Why controllers compromise on their fiduciary duties: EEG evidence on the role of the human mirror neuron system

Why controllers compromise on their fiduciary duties: EEG evidence on the role of the human mirror neuron system – Philip I. Eskenazi, Frank G.H. Hartmann & Wim J.R. Rietdijk. Accounting, Organizations and Society 50 (2016): 41-50.

Abstract

Business unit (BU) controllers play a fiduciary role to ensure the integrity of financial reporting. However, they often face social pressure from their BU managers to misreport. Drawing on the literature on the human mirror neuron system, this paper investigates whether controllers’ ability to withstand such pressure has a neurobiological basis. We expect that mirror neuron system functionality determines controllers’ inclination to succumb to social pressure exerted by self-interested managers to engage in misreporting.

We measure mirror neuron system functionality using electroencephalographic (EEG) data from 29 professional controllers during an emotional expressions observation task. The controllers’ inclination to misreport was measured using scenarios in which controllers were being pressed by their manager to misreport.

We find a positive association between controllers’ mirror neuron system functionality and their inclination to yield to managerial pressure. In line with our expectation, we find that this association existed specifically for scenarios in which managers pressed their controllers out of personal rather than organizational interests. We conclude that BU controllers’ neurobiological characteristics are involved in financial misreporting behavior and discuss the implications for accounting research and practice.

Hypothesis: For BU [Business Unit] controllers, we expected that hMNS [human mirror neuron system] functionality predicts controllers’ vulnerability to the social pressure to misreport exerted by BU managers.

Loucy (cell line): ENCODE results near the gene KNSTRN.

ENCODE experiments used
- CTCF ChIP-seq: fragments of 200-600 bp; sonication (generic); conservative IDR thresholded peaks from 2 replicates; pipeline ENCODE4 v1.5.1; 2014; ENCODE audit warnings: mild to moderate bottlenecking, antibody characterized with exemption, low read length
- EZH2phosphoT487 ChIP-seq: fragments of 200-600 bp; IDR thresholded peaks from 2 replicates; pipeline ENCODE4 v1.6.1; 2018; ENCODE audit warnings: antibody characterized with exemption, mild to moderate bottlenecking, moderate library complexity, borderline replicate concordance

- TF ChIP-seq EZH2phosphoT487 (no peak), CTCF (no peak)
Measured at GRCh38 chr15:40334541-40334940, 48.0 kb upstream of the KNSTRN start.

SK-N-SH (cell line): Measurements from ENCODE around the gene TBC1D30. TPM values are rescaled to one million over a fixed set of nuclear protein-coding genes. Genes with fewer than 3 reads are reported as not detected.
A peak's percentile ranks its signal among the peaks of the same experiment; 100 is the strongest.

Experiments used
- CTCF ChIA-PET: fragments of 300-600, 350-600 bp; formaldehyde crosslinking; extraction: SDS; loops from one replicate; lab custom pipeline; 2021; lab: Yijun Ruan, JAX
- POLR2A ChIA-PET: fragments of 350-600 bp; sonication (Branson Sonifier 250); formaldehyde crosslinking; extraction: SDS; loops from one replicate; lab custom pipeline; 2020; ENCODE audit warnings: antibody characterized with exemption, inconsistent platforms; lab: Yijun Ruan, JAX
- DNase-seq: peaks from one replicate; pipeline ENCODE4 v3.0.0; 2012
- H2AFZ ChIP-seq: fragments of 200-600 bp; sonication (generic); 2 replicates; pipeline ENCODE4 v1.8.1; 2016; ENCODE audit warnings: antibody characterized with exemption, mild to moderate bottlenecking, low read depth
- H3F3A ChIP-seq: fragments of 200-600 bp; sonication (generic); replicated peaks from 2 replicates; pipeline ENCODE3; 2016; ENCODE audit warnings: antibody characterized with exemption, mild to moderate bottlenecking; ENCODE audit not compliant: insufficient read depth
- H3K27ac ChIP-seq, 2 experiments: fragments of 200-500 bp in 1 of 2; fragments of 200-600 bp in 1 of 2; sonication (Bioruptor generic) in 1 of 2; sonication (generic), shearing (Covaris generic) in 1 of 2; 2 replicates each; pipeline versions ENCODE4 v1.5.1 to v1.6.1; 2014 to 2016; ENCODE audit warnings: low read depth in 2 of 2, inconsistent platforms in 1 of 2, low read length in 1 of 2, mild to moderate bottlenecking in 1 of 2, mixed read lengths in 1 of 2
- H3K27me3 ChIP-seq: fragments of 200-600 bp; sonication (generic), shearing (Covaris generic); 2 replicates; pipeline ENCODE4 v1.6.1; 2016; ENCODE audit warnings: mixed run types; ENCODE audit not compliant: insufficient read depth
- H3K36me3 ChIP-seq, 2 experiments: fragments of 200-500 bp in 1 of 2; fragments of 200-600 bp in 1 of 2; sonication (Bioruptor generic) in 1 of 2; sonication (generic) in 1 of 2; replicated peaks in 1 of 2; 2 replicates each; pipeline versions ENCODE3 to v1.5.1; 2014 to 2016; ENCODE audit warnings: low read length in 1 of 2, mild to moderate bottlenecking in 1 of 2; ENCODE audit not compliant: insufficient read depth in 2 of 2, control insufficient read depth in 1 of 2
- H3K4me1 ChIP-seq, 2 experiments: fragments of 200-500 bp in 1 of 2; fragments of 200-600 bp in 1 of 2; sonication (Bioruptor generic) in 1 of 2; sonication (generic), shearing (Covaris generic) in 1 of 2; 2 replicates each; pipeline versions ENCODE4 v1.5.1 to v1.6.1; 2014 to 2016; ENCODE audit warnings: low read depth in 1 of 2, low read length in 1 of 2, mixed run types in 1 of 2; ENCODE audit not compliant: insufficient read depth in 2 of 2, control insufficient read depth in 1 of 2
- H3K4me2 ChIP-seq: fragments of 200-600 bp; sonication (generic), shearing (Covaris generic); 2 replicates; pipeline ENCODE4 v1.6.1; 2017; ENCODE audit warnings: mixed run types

An important characteristic of the role of BU controllers is the combination of local (to support their BU managers in operational and strategic decision making) and functional (fiducary duty) responsibilities.

Method: N=29 study with 3 scenario’s x 2 contexts (managers’ personal/ self-interest, or organizational interest).

EEG: Individual levels of hMNS functionality can be observed in electroencephalogram (EEG) recordings of brain activity (…) The associated weakening of the EEG signal is called mu suppression. Mu suppression has been shown to be a robust and valid indicator of hMNS functionality (…) lower values indicate more “mirroring”, associated with higher levels of sensitivity to others’ emotions.

For example scenario below, correlation between cooperation and MU: r = .406, p = .029

exampleeskenazi

Result: Our findings indicate a strong association between hMNS functionality and controllers’ inclination to yield to BU managers’ pressure to misreport when this pressure stems from BU managers’ personal interests rather than from managers’ concerns with organizational interests.

our study suggests that emotional influence may cause excessive alignment between the interests pursued by the BU manager and those served by the reporting behaviors of the BU controller. In designing internal control structures, organizations need to be aware of the reporting risks associated with the expansion of “business partner” controllers.

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